Joseph W. West in Board Operations on March 16, 2012
Full audit of the books
In 2011 we saw a huge increase in embezzlement from condo associations and cooperatives. It is all too easy to forge invoices, checks, bank statements and other financial records these days, and a financial review or compilation just doesn't dig deep enough to find anything but the most obvious problems. Yes, a full audit is more expensive than a cursory scan, but if you haven't had one in a year or two, or transitioned from a sponsor or developer, or changed management companies or managers, it's time.
Making reduced reserve contributions or borrowing from the reserve fund is a very touchy situation. Before you start fooling around with the reserve account, make sure you can, and if you need to take any specific actions to make sure what you are planning on doing is legal.
More to the point, if you did borrow from or reduce the payment to the reserve fund, what are your plans for making it whole? Kicking the can down the road hoping the next board will deal with the problem is both irresponsible and cowardly. If the problems occur on your watch, then at least put a plan together to fix it. How are you going to repay those funds for the reserve account?
Like reserves, it not a good idea, nor is it fair to future owners and board members, to defer maintenance without a plan to deal with both probable and possible results of your decision. Probable may mean that if you defer painting another year that more chips may appear, resulting in more rotting and more expensive repairs down the road. Possible may mean that by not sealing the cracks in the sidewalks, pedestrian potholes could occur, resulting in trip-and-falls, with the attendant claims.
For everything you defer, plot the probable and the possible to see if you want to take those risks. Then make sure you include a plan on how you intend to catch up, or how you plan to deal with the risks.
I can't tell you how often I've read of boards asking how to collect assessments that are one, two, even three years behind. The smaller the amount, the easier it should be to collect. If it isn't, then the owner is in serious financial trouble, and the sooner you act, the lower the amount you may ultimately lose.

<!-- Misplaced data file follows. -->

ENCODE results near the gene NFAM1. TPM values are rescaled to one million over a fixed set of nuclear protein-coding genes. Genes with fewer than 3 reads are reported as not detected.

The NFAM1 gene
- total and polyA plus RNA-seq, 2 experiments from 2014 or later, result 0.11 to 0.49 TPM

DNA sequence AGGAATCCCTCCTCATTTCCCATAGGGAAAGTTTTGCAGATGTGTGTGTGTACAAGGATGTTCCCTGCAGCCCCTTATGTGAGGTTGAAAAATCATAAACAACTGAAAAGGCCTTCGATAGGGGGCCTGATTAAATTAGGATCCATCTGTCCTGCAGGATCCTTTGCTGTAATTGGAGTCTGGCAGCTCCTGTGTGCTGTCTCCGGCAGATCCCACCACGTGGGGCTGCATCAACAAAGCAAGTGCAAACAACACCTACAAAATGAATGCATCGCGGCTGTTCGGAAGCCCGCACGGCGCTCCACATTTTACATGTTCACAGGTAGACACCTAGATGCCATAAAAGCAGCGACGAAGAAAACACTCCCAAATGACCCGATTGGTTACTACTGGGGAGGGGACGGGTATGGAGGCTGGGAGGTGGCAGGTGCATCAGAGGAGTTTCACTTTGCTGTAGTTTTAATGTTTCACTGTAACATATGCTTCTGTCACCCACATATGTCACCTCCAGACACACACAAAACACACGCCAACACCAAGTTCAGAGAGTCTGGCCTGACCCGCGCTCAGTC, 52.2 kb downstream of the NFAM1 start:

All condo or co-op boards should have a collections policy that is automatic, with checks in place to allow board members to confirm that the funds are indeed, in arrears and that the shareholder or unit-owner has some opportunity to put together a reasonable payment program. Every owner should be made aware that payment of the monthly charges is just as important as the mortgage and tax payments. Don't let the debt continue to accumulate.
This is the time to seriously consider new revenue sources. Although there are tax consequences to outside earnings, you first would have to actually make some money, and if you're having collection problems, then it's a good idea to look into other revenue streams. Take a tip from management companies: Their fees have basically remained the same for the past 30 years (adjusted for inflation — sometimes) and they have created ancillary services and charges to bring in the additional revenue they need to survive.
For instance, you can lease space for a cell-phone tower, or allow advertising or signs, or add vending machines. Never enter into serious discussions with vendors, however, until you've talked to your attorney, your insurance agent, and the owners.
Whatever the economy does, don't let tough decisions or needed planning slide to the next board. If you do, then you are just another part of the problem.
Joe West has been a community-association manager, consultant and educator, and a national staff member of the Community Associations Institute. He now produces related educational programs, many of which are available for free viewing on the website of his Community Associations Network (CAN). This was adapted from a post at his Community Association Considerations blog.
Main article photo by Jennifer Wu
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